Reforms urged on disaster anniversary eve

29th July 2005, Comments 0 comments

29 July 2005, BRUSSELS — Renewed concerns over Belgium's emergency response capabilities resurfaced on Friday when the nation's fire brigade said it would be unable to cope in a large-scale disaster if its current structure remains. The confession was offered by the Flanders fire brigade association BVV, its French and German-language equivalent FRCSPB and the association of fire brigade officers (Beprobel).

29 July 2005

BRUSSELS — Renewed concerns over Belgium's emergency response capabilities resurfaced on Friday when the nation's fire brigade said it would be unable to cope in a large-scale disaster if its current structure remains.
 
The confession was offered by the Flanders fire brigade association BVV, its French and German-language equivalent FRCSPB and the association of fire brigade officers (Beprobel).

It also came almost one year after the Ghislenghien (Gellingen) gas disaster in which 24 people were killed by a massive explosion on 30 July 2004.

The Belgian fire brigade associations said they were pleased with proposals unveiled by the Paulus Commission which was set up after the disaster to push through reforms of the nation's civil protection authorities.

"But this reform plan is already being obstructed in Wallonian municipalities and, moreover, cannot be implemented without extra financial resources," the BVV said.
 
In an interim report, the commission advised for a re-division of the fire brigade into three levels, abandoning the present municipal structure, newspaper 'De Standaard' reported on Friday.
  
"The Flemish Association of Cities and Municipalities has declared to be in accord with the base principles, but certain Wallonian mayors don't want to lose 'their' fire brigade services," commandant Marc Gilbert of the FRCSPB said.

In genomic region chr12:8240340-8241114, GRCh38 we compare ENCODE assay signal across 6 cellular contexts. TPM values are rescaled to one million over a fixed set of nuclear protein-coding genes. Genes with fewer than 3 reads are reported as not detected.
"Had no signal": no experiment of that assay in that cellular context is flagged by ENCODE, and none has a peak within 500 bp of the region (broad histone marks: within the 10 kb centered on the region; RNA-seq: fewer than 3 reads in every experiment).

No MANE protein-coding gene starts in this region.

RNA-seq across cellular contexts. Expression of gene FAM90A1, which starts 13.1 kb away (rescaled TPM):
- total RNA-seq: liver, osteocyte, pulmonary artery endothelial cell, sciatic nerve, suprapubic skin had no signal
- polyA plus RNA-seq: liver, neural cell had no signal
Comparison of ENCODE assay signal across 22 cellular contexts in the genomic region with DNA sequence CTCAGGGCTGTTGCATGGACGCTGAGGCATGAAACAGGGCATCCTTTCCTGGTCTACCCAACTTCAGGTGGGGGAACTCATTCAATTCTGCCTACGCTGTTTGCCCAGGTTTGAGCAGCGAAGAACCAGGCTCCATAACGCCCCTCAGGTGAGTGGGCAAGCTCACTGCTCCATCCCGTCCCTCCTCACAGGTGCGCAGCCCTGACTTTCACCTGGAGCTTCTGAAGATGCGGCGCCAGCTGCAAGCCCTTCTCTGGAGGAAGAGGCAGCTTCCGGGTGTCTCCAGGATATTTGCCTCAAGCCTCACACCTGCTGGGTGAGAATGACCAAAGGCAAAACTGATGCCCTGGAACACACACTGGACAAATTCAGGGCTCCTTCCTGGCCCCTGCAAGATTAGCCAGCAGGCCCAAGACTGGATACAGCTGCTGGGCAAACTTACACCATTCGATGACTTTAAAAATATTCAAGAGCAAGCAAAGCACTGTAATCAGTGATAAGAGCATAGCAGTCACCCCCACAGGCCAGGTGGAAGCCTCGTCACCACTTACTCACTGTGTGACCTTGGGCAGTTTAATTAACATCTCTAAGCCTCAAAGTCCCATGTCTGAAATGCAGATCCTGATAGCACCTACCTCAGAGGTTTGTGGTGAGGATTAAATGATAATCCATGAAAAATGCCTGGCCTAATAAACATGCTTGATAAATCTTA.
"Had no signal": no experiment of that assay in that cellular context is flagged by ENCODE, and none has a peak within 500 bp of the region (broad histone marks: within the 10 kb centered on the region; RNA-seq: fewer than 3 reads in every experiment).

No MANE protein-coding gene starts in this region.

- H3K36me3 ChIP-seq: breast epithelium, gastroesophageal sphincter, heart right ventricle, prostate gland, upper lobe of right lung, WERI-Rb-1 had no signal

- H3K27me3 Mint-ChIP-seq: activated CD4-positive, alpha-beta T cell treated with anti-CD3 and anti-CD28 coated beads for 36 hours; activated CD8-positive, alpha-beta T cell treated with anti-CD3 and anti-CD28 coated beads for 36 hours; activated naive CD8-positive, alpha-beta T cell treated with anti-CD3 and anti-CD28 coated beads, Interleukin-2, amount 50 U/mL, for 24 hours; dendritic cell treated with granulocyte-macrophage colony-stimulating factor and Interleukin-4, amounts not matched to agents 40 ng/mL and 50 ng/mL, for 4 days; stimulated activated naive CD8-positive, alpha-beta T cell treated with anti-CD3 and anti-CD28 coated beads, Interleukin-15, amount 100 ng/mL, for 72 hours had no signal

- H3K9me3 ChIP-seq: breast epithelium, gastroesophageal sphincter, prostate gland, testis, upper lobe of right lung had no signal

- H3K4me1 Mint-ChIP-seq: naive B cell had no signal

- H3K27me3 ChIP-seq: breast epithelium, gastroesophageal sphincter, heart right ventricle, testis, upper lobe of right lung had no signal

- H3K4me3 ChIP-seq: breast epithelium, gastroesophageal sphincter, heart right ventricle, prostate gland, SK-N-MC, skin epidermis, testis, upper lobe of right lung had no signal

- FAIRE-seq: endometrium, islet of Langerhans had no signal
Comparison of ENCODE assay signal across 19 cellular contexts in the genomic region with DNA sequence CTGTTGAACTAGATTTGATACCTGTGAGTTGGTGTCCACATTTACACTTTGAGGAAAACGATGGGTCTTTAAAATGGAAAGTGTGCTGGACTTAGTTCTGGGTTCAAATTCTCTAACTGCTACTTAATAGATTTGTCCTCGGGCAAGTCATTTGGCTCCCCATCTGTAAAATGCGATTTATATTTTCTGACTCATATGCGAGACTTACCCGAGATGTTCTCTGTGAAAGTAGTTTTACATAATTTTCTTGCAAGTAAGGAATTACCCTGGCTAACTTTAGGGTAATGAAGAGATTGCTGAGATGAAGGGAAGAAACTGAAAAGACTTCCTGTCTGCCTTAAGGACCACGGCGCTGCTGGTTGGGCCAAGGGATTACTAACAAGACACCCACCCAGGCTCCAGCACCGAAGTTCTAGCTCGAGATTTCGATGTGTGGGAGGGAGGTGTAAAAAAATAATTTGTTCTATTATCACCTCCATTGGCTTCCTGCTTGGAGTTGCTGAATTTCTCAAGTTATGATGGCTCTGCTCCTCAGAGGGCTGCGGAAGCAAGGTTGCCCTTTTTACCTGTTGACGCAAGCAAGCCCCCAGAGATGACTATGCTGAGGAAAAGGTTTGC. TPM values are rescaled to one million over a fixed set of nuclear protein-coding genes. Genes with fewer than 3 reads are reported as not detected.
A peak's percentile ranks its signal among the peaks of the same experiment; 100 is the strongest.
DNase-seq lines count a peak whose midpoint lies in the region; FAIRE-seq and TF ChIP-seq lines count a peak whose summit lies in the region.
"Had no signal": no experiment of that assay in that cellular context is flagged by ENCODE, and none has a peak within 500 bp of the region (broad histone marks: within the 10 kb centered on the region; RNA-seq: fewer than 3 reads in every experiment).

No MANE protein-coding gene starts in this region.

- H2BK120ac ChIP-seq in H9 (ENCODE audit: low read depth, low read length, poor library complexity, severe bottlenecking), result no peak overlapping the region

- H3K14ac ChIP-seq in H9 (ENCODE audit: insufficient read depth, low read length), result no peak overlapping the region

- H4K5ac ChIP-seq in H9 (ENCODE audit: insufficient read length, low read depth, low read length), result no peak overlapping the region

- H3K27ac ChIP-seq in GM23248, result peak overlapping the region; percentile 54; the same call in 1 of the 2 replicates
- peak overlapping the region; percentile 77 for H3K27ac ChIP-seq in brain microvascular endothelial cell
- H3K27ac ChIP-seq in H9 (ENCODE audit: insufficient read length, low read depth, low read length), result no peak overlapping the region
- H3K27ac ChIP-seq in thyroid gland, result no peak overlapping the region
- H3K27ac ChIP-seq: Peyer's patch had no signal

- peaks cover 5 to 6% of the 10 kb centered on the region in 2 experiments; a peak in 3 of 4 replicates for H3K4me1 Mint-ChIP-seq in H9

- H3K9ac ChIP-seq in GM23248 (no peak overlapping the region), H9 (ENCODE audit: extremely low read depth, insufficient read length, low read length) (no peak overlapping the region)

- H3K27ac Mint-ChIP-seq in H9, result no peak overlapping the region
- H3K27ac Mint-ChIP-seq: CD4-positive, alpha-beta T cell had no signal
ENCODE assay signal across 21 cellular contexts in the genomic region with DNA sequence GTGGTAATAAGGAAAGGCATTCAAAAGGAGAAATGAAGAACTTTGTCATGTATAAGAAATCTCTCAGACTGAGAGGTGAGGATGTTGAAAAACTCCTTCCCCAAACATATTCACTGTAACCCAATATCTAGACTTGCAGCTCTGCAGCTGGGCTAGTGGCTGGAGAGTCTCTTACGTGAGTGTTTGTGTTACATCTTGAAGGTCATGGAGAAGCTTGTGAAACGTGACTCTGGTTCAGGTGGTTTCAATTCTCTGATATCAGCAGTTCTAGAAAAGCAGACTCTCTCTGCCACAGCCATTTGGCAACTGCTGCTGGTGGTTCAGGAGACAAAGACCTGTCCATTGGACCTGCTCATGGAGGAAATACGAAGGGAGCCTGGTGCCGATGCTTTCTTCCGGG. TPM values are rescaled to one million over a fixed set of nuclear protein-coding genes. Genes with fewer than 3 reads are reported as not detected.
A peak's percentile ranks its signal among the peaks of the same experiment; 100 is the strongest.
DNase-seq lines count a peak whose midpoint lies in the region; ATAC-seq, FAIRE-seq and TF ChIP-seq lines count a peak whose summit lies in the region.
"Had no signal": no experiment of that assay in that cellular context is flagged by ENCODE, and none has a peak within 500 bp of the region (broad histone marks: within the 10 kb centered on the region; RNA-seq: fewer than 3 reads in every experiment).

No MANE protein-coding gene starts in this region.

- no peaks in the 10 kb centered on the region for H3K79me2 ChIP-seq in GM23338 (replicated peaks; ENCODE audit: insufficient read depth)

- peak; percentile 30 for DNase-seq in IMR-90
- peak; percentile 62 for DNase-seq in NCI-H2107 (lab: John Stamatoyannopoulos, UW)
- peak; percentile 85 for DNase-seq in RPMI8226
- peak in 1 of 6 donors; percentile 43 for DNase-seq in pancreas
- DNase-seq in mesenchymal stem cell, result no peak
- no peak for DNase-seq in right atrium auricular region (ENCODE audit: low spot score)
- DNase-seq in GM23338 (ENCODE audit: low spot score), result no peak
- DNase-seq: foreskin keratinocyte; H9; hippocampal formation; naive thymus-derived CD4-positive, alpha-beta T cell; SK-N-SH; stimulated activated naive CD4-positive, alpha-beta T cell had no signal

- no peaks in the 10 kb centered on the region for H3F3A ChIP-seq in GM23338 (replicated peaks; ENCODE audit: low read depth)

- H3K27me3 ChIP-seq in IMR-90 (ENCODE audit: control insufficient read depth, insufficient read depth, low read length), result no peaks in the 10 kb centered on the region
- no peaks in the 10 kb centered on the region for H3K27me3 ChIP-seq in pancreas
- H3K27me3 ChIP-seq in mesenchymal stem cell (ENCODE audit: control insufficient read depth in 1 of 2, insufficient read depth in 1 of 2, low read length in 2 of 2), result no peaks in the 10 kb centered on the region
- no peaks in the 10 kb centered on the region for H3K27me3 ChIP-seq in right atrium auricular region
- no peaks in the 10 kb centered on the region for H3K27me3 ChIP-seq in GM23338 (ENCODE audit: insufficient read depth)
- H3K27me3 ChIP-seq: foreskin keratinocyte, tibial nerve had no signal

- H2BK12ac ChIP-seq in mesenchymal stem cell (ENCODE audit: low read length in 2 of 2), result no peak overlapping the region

The BVV has subsequently refused to rule out industrial action, which would be targeted at the mayors who are obstructing the reforms.

A spokeswoman for Interior Minister Patrick Dewael said reforms are underway and must be launched by the start of next year. She could not confirm if the reforms would proceed if not every municipality was in agreement.

It is not yet known how much the reforms will cost. More information will be known in September, but fire brigades have said six full-time staff at every barracks are needed for the service to be prepared at every moment.

Meanwhile, fire alarms will be heard at every fire brigade barracks across the country for two minutes on Saturday starting at 8.58am, the moment of the explosion at Ghislenghien.

A total of 24 people were killed and 132 injured in the explosion last year and a commemorative ceremony will be held at the site of the blast on Saturday.

[Copyright Expatica News 2005]

Subject: Belgian news

0 Comments To This Article